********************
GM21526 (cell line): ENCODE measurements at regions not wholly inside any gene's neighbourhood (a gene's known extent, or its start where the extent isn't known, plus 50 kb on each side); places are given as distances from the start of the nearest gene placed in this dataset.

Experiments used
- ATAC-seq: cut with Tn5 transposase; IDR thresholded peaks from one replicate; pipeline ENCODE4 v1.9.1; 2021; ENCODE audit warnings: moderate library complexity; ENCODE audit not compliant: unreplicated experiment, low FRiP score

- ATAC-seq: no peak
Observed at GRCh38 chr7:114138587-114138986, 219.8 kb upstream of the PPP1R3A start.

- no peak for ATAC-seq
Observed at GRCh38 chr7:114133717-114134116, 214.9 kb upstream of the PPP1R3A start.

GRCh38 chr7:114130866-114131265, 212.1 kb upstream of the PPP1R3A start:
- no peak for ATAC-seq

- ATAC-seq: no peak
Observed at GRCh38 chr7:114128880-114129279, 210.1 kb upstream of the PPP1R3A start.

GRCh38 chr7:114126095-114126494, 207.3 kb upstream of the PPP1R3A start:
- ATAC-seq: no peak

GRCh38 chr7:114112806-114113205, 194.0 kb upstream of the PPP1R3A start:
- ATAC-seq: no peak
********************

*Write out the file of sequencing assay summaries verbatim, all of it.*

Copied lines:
GM21526 (cell line): ENCODE measurements at regions not wholly inside any gene's neighbourhood (a gene's known extent, or its start where the extent isn't known, plus 50 kb on each side); places are given as distances from the start of the nearest gene placed in this dataset.

Experiments used
- ATAC-seq: cut with Tn5 transposase; IDR thresholded peaks from one replicate; pipeline ENCODE4 v1.9.1; 2021; ENCODE audit warnings: moderate library complexity; ENCODE audit not compliant: unreplicated experiment, low FRiP score

- ATAC-seq: no peak
Observed at GRCh38 chr7:114138587-114138986, 219.8 kb upstream of the PPP1R3A start.

- no peak for ATAC-seq
Observed at GRCh38 chr7:114133717-114134116, 214.9 kb upstream of the PPP1R3A start.

GRCh38 chr7:114130866-114131265, 212.1 kb upstream of the PPP1R3A start:
- no peak for ATAC-seq

- ATAC-seq: no peak
Observed at GRCh38 chr7:114128880-114129279, 210.1 kb upstream of the PPP1R3A start.

GRCh38 chr7:114126095-114126494, 207.3 kb upstream of the PPP1R3A start:
- ATAC-seq: no peak

GRCh38 chr7:114112806-114113205, 194.0 kb upstream of the PPP1R3A start:
- ATAC-seq: no peak